How much variation in clinical activity is there between general practitioners? A multi-level analysis of decision-making in primary care

Davis, Peter; Gribben, Barry; Lay-Yee, Roy; Scott, Alastair
October 2002
Journal of Health Services Research & Policy;Oct2002, Vol. 7 Issue 4, p202
Academic Journal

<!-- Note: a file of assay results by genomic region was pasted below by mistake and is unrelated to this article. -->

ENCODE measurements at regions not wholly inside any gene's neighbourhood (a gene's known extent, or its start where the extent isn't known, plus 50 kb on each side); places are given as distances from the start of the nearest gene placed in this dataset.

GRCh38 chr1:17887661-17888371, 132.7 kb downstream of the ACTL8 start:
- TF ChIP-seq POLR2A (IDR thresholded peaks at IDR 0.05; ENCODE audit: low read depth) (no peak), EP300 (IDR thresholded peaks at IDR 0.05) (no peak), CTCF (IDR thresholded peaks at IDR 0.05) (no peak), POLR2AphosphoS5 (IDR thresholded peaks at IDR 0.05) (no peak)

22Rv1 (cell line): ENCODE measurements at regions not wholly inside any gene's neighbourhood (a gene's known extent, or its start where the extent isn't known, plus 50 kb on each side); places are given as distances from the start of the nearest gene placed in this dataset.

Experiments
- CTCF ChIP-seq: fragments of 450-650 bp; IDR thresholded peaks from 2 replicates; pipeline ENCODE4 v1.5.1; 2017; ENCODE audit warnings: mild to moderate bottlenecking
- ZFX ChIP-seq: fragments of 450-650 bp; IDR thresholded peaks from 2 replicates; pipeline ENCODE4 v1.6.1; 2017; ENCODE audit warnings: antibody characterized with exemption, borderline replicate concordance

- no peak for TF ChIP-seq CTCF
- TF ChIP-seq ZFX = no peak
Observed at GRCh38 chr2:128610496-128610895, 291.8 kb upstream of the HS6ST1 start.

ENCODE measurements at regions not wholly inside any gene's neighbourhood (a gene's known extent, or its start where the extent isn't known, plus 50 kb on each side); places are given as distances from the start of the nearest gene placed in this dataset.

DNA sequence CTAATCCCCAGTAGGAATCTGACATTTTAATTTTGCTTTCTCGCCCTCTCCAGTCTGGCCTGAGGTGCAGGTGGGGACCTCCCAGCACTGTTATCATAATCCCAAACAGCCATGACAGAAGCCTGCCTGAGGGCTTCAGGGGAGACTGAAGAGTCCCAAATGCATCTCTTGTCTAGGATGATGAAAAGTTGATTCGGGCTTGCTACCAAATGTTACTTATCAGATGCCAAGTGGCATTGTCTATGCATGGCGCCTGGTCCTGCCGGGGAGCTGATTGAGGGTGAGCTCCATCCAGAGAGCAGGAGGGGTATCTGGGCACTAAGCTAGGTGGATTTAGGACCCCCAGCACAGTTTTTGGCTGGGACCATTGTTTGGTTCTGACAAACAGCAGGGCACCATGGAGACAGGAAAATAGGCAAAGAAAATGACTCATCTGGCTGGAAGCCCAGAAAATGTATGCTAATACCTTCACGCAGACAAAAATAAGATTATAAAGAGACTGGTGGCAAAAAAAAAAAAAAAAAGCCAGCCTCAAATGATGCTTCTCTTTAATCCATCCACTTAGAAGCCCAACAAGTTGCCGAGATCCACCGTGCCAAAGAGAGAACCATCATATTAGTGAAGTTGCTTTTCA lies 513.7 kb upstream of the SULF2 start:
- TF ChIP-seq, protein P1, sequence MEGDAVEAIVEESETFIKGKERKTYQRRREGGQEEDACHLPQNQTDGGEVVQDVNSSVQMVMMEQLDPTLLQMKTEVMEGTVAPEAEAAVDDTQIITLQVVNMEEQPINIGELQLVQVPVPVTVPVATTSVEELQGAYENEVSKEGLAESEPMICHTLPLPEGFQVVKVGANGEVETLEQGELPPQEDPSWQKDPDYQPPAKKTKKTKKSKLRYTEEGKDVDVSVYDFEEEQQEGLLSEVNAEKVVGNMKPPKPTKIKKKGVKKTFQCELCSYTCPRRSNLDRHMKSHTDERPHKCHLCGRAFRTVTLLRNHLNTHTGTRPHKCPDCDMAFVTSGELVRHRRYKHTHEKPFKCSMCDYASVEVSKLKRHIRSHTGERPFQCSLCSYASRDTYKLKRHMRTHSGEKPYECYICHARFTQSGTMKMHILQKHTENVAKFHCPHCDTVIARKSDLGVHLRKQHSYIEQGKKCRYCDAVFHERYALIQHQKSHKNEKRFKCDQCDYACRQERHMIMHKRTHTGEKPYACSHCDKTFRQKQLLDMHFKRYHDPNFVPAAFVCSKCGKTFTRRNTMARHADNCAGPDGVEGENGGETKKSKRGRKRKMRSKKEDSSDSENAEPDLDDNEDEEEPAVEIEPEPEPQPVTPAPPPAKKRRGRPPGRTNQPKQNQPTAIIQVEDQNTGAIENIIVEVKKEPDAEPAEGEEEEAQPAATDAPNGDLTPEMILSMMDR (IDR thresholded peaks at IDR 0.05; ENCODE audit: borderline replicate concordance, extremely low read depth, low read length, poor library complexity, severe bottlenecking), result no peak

Objectives: There is considerable policy interest in medical practice variation (MPV). Although the extent of MPV has been quantified for secondary care, this has not been investigated adequately in general practice. Technical obstacles to such analyses have been presented by the reliance on ecological small area variation (SAV) data, the binary nature of many clinical outcomes in primary care and by diagnostic variability. The study seeks to quantify the extent of variation in clinical activity between general practitioners by addressing these problems. Methods: A survey of nearly 10 000 encounters drawn from a representative sample of general practitioners in the Waikato region of New Zealand was carried out in the period 1991-1992. Participating doctors recorded all details of clinical activity for a sample of encounters. Measures used in this analysis are the issuing of a prescription, the ordering of a laboratory test or radiology examination, and the recommendation of a future follow-up office visit at a specified date. An innovative statistical technique is adopted to assess the allocation of variance for binary outcomes within a multi-level analysis of decision-making. Results: As expected, there was considerable variability between doctors in levels of prescribing, ordering of investigations and requests for follow up. These differences persisted after controlling for case-mix and patient and practitioner attributes. However, analysis of the components of variance suggested that less than 10% of remaining variability occurred at the practitioner level for any of the measures of clinical activity. Further analysis of a single diagnostic group - upper respiratory tract infection - marginally increased the practitioner contribution. Conclusions: The amount of variability in clinical activity that can definitively be linked to the practitioner in primary care is similar to that recorded in studies of the secondary sector. With primary care doctors increasingly being grouped into larger professional organisations, we can expect application of multi-level techniques to the analysis of clinical activity in primary care at different levels of organisational complexity.


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